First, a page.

[ISN] ISPs Could Block Ports to Reduce Spread of Malware

From: InfoSec News (isnat_private)
Date: Wed Sep 10 2003 - 23:03:28 PDT

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    Forwarded from: Mark Bernard <mbernardat_private>
    Dear Associates,
    I do not agree with this recommendation for two reasons, see below:
    First off, what about all the legitimate uses for these ports? This
    strategy would in fact reduce and/or eliminate the functionality of
    thousands of computers around the world. Functionality that has
    already been sold and paid for.
    Secondly, this strategy in fact removes accountability from where it
    belongs, the computer user. It is reminiscent of the early dark-days
    of the Internet when the law makers didn't know how to assess damages
    caused by through Internet connections so they made ISPs accountable.
    That was a desperate maneuver that failed!
    I think the people at SANS who came up with this recommendation had
    better check 'the-old-wet-ware' because I think that's its been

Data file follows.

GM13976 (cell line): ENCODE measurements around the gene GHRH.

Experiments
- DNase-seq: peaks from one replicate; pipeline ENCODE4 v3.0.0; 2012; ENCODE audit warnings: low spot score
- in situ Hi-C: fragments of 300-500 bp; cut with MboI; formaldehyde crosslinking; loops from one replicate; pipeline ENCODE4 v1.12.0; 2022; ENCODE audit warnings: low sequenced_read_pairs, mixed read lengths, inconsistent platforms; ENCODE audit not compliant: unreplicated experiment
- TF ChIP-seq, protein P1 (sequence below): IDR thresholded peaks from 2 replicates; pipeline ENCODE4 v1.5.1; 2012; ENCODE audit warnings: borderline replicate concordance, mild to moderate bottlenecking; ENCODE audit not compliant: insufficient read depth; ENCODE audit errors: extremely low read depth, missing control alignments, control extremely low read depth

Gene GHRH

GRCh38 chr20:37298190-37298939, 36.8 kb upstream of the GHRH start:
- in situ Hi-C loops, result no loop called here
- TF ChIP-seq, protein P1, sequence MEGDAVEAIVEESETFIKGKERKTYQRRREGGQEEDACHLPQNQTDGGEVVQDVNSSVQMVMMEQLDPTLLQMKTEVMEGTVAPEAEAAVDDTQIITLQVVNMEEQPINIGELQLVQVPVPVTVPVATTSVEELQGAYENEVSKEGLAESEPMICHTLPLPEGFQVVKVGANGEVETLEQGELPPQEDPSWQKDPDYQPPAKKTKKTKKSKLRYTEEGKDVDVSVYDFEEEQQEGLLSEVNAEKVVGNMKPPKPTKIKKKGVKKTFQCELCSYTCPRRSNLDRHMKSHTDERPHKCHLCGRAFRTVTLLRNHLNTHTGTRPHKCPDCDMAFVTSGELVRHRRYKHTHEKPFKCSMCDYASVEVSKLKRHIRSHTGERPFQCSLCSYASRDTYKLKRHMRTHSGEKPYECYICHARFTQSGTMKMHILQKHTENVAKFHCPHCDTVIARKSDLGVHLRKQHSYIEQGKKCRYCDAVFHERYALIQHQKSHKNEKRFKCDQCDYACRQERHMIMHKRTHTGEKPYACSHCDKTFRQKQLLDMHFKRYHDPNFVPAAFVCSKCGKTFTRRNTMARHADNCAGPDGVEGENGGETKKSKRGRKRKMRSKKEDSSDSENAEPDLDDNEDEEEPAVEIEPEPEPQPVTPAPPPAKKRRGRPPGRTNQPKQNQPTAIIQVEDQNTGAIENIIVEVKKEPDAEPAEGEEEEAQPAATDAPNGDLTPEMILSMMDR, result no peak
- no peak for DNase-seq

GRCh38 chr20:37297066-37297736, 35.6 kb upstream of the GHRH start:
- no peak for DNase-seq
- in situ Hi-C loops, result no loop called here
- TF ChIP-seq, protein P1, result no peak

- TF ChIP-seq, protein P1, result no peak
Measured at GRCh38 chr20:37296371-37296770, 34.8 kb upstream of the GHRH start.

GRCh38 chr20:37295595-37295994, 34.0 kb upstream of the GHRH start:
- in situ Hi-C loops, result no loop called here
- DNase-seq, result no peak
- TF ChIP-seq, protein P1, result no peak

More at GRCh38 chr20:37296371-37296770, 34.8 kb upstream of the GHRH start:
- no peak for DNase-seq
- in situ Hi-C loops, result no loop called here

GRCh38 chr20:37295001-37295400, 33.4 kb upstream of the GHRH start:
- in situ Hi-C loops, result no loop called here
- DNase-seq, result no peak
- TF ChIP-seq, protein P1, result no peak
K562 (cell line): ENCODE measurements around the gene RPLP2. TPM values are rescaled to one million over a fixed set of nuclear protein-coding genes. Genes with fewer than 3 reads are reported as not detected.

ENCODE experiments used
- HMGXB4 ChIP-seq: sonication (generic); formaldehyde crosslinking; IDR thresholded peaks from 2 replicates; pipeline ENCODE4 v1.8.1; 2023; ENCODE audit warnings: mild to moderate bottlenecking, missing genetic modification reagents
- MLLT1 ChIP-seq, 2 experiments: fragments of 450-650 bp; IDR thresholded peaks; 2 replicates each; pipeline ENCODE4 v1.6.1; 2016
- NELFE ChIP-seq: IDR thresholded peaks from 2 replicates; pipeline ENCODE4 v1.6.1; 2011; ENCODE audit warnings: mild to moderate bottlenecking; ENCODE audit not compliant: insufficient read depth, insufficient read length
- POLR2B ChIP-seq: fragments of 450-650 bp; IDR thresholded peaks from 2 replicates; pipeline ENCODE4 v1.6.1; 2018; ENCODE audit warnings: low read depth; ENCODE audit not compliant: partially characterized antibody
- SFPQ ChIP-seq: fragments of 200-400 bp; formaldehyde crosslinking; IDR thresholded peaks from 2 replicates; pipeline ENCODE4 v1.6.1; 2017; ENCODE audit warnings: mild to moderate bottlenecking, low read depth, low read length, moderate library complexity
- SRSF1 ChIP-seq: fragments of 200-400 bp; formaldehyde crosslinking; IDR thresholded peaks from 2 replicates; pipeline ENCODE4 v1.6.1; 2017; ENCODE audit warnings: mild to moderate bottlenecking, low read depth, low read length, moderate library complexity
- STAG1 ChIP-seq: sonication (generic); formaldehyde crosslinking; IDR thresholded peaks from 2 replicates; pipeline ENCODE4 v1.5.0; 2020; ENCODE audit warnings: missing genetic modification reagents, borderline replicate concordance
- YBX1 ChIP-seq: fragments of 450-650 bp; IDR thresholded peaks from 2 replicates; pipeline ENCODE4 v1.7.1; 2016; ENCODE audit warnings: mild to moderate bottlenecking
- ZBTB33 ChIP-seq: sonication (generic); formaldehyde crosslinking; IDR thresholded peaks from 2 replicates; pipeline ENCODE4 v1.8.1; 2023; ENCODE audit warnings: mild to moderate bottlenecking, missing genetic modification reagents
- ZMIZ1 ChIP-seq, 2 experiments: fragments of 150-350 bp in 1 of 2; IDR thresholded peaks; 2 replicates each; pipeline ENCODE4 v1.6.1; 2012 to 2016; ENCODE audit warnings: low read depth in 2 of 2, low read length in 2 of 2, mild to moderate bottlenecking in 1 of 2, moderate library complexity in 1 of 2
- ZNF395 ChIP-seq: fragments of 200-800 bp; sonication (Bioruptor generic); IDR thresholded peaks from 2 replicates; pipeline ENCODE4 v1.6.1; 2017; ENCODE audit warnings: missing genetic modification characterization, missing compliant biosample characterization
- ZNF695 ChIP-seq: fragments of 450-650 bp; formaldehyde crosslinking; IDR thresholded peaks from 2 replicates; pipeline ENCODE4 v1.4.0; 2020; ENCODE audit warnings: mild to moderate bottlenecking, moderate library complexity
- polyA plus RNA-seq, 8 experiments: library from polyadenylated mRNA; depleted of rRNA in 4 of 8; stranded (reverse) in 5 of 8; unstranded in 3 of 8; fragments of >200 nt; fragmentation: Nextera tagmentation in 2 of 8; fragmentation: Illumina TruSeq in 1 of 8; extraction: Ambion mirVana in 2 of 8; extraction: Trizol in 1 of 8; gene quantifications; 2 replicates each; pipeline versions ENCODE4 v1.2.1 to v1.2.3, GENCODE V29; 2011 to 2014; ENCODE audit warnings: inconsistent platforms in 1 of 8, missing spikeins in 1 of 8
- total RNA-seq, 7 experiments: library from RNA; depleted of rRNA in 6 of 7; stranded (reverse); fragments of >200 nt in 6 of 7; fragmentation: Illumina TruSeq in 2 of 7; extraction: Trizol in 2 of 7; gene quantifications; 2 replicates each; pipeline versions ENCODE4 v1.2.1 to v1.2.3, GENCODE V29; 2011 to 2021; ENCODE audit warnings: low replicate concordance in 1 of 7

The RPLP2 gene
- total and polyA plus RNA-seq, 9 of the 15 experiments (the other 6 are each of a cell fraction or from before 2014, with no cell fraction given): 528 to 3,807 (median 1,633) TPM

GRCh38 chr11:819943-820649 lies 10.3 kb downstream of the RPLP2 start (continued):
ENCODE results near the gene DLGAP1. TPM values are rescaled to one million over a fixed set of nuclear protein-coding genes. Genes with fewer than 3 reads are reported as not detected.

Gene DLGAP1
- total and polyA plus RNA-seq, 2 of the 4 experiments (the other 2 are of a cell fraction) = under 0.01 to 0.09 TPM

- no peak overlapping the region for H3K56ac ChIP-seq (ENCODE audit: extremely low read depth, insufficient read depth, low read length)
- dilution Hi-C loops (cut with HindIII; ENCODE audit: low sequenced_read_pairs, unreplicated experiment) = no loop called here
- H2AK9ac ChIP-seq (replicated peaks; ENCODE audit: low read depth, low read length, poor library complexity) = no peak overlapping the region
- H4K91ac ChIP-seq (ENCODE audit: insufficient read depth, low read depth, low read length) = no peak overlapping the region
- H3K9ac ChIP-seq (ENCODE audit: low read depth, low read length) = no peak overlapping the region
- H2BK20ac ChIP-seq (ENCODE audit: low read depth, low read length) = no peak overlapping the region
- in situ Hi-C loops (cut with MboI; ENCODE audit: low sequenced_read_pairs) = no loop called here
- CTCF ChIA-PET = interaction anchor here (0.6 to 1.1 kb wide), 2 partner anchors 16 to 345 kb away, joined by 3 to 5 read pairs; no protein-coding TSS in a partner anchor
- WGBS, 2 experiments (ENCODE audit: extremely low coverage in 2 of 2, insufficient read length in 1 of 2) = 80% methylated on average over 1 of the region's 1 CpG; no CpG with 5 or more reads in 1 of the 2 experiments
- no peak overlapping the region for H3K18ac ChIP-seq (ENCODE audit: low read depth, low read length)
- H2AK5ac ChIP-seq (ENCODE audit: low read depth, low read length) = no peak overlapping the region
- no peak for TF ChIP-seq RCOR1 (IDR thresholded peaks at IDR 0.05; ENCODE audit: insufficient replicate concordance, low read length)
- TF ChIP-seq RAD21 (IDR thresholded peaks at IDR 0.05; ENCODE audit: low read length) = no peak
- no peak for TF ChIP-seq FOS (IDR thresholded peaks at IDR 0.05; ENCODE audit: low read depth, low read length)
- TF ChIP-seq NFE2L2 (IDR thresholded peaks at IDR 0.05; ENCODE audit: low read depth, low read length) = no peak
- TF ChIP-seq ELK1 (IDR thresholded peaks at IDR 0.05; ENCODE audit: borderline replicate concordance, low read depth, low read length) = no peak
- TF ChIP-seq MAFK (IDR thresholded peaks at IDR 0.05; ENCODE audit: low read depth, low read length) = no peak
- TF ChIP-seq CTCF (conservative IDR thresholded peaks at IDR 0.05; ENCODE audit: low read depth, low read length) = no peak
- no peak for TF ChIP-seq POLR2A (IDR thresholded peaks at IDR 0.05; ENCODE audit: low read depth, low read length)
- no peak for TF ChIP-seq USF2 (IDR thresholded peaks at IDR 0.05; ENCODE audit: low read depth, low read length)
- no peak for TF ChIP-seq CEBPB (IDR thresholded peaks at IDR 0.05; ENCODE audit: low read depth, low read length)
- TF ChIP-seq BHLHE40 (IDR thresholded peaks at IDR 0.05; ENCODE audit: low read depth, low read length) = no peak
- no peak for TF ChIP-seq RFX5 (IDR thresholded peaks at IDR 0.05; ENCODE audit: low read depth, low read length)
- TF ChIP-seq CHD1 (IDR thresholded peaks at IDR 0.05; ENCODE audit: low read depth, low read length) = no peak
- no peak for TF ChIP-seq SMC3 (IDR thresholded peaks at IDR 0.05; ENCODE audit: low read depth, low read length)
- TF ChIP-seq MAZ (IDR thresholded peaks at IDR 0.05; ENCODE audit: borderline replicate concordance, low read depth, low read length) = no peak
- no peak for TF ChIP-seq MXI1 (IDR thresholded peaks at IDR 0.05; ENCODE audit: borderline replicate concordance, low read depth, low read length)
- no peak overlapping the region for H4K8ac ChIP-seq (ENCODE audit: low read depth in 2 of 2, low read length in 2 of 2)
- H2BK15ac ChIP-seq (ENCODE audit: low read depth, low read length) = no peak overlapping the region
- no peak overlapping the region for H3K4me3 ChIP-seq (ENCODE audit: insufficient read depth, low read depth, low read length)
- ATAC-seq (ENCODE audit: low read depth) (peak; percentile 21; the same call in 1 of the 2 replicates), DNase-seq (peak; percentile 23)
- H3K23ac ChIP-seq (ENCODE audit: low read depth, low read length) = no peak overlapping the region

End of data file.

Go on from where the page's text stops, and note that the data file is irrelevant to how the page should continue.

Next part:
infected by a Federal strength virus....
    I believe that a more acceptable approach would be to establish
    national information security standards the manufacturers must adhere
    to when selling hardware. This approach would keep the accountability
    with the client unless of course the manufacturer didn't follow the
    standards then they would be help accountable to some extent.
     --ISPs Could Block Ports to Reduce Spread of Malware (8 September 2003)
    A report written by Johannes Ullrich, SANS Internet Storm Center CTO,
    proposes that Internet service providers (ISPs) block access to
    "commonly exploited" communications ports on customers' computers.
    While it would not prevent all Internet threats, it could address a
    bulk of the problems.  The four ports, 135, 137, 139 and 445, are not
    necessary for most Internet use.  The proposal is aimed at ISPs that
    serve individual customers and universities, not those that serve
    corporate customers.
    [Editor's Note (Ranum): It's good that we are finally reinventing
    "default deny"! Historically, though, this has been countered by
    unsupported claims of reduced performance due to router filtering
    Mark E. S. Bernard, CISM,
    Apollo Computer Consultants Inc.
    email: Mark.Bernard.CISM@apollo-cc.com
    Web site: www.apollo-cc.com
    Phone: (506) 375-6368
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